* Limit was $400 for 2020, $500 for 2021

Covid-19 changed everything, including changes to taxes for the 2020 and later tax years. Now that Canada Revenue Agency (CRA) is offering a small Work-From-Home (WFH) deduction for salaried people, self-employed Canadians have questions.

Specifically, people who have always deducted business-use-of-home (BUH) as part of self-employment and who also have salaried (T4) jobs they did from home in 2020 or 2021 are confused about what they can deduct.

Executive Summary: self-employed people with business-use-of-home expenses should claim them as usual, and NOT claim the amounts allowed to salaried people, even if they themselves also had salaried income in the year.

There are two main reasons for this position:

  • Claiming home workspace expenses for both salaried work and self-employment would be double-dipping; and
  • Given that you must choose only one form of the home workspace deduction to claim, the self-employed version is always advantageous.

Double-Dipping Home Workspace Deductions

If you are typically self-employed and usually take a deduction of business-use-of-home as part of your calculation of your taxable income from self-employment, then a portion of your shelter costs are being deducted every year as a business expense.

In essence, you’re deducting a portion of whatever you spend to keep a roof over your head; it’s the portion that relates to the area your workspace takes up.

The Covid-19 special Work-From-Home (WFH) deduction for salaried workers is designed to cover a portion of the same expenses for the same workspace.

What this means is, if you take the BUH deduction as part of your self-employment calculations, and also take the special WFH deduction for the same workspace, you’re actually deducting some of the same expenses twice. That’s a form of double-dipping, which is prohibited.

Self-employed BUH is Always a Bigger Deduction

Consequently, you must choose just one version of business-use-of-home to deduct in order to avoid double-dipping.

We always recommend you choose the self-employment version of BUH for the simple reason that it is always a larger deduction. The Covid-19 version of Work-From-Home deductions for salaried workers can be calculated in one of two different ways, but both allow less than the self-employed version.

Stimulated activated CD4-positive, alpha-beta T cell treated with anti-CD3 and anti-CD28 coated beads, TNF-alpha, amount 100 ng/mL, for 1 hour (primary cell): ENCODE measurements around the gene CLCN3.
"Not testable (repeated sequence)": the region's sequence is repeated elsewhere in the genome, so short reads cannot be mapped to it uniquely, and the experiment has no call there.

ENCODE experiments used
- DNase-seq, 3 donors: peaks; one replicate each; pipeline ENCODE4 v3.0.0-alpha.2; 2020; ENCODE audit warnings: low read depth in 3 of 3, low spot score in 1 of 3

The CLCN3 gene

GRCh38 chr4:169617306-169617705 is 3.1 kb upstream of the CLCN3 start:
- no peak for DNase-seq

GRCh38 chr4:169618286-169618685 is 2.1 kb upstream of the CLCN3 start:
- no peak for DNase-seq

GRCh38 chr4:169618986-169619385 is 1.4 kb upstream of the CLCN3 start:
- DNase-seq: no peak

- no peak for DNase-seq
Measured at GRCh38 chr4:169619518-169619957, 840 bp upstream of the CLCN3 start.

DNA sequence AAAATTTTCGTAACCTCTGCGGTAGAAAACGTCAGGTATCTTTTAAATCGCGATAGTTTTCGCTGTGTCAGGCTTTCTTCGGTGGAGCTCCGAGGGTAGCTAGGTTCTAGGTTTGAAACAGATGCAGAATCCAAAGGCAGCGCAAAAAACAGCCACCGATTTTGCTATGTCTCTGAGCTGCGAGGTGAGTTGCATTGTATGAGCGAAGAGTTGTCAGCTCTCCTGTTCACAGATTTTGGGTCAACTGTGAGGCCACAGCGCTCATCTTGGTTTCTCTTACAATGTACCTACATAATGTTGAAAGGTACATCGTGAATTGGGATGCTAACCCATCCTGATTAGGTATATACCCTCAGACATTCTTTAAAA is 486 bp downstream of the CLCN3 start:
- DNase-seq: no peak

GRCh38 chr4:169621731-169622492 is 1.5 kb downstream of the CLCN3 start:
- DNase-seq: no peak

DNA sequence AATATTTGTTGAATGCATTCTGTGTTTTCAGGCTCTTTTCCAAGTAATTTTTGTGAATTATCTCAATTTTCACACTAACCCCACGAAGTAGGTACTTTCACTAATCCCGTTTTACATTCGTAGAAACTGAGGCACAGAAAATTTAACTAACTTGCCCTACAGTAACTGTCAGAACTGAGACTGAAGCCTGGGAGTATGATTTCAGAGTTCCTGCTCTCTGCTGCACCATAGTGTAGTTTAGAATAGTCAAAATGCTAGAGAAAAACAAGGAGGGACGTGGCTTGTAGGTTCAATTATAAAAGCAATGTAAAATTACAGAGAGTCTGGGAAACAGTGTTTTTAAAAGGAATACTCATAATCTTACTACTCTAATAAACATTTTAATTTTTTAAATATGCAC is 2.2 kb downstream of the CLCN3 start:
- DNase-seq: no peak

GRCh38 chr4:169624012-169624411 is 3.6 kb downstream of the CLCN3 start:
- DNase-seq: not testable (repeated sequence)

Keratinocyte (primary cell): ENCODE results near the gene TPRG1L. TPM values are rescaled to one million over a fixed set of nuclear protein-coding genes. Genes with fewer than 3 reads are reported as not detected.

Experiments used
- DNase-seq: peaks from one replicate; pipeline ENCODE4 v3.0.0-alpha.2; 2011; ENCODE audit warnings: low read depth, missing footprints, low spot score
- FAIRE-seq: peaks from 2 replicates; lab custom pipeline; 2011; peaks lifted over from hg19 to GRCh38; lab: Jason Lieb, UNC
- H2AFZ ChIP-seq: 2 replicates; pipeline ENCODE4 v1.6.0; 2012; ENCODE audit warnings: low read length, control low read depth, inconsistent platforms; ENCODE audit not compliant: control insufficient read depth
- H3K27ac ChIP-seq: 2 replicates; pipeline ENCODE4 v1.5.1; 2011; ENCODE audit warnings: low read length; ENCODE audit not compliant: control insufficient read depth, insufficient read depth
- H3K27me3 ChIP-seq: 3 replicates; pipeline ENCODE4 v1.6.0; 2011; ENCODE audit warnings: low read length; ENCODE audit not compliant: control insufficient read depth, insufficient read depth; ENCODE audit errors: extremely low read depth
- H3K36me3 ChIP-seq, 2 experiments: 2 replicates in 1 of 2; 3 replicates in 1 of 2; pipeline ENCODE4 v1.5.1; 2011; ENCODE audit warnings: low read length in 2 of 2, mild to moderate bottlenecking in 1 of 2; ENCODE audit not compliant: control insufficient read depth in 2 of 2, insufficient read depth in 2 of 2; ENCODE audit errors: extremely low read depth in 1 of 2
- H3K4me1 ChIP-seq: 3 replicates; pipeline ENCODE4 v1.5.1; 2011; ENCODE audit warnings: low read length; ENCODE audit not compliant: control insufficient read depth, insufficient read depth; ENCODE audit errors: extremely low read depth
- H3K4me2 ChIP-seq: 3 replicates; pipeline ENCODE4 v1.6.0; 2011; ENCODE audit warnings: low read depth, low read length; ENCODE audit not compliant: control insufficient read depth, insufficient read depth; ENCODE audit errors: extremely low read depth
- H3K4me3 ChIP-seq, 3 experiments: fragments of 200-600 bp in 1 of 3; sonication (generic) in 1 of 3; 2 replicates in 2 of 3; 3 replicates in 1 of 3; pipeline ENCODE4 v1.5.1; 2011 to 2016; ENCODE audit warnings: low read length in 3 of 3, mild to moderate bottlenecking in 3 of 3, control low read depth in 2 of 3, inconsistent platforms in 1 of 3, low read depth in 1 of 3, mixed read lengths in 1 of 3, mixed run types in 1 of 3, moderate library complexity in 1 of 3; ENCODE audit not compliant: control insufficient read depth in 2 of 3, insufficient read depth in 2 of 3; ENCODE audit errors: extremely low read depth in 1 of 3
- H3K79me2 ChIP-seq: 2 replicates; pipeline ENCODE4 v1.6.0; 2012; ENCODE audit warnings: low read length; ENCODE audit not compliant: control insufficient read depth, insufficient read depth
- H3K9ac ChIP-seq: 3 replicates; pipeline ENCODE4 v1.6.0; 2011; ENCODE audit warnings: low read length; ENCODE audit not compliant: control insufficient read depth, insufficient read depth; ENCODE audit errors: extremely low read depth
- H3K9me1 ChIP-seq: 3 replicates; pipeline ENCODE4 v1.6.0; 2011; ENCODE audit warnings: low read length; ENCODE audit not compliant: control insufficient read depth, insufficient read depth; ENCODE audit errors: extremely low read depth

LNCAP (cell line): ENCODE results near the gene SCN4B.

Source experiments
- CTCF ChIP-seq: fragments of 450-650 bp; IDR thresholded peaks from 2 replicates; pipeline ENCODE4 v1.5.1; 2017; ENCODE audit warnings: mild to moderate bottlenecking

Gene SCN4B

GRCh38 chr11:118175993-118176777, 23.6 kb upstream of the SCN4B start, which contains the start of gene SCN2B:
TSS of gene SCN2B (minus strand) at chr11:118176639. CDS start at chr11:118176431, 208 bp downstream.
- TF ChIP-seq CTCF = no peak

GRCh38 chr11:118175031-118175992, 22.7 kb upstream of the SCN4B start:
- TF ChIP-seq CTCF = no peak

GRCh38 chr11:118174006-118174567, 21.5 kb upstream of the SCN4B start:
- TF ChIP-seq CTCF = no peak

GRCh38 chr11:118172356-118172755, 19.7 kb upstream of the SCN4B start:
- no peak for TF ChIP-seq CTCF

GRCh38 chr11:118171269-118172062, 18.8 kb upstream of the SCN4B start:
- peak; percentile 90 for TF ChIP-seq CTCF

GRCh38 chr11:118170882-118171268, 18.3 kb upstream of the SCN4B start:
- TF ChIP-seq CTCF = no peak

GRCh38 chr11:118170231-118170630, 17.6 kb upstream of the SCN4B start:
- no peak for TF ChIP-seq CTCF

Chart comparing deduction rules for business-use-of-home

The self-employed version of business-use-of-home deductions is always advantageous


Let’s compare some scenarios.

Self-employment BUH deduction

The self-employment version of BUH includes a portion of rent, property tax, mortgage interest, house insurance and utilities, and you can deduct this amount for the full year. For most of our clients living in urban areas, we find this deduction tends to work out to around $3,000-4,000 per year, or $12-$20 per workday (based on a 5-day work week) for 250 workdays per year.

Covid-19 WFH, simplified calculation version

The most basic, simplified version of the Covid-19 WFH allows for $2 per workday to a maximum of just 200 days, or $400 maximum for 2020. Those limits increase to 250 days or $500 maximum for 2021.

Covid-19 WFH, detailed calculation version

The detailed version of the Covid-19 WFH (which requires a signed T2200s form from your employer certifying that you needed to work from home in 2020 due to the Covid-19 pandemic), you do a similar calculation to the self-employed version.

However the deduction is still limited to only 200 business days in 2020 or 250 business days in 2021.

For a person renting a home, this calculation would yield $12-20 per workday but only to a maximum of $3,000 in 2021 (or $2,400 for 2020). That is, very close to the business-use-of-home deduction for self-employed people, but limited to only 200 workdays per year for 2020.

For a person who owned rather than rented, the picture is actually bleaker. Under the rules of WFH for salaried workers, a number of significant expenses are disallowed, including property tax, mortgage interest, and house insurance.

Consequently, a homeowner would find their deduction using the detailed method of Covid-19 WFH come in at around $2-3 per workday to a maximum of $750 for 2021 (or $600 for 2020).


Tax rules and logic prohibit deduction both the self-employment BUH and salaried WFH for the same workspace. And due to the special limits of salaried WFH and the part-year limits of the Covid-19 version of WFH expenses, in every possible scenario the self-employed version of BUH is the best choice for those who can claim it.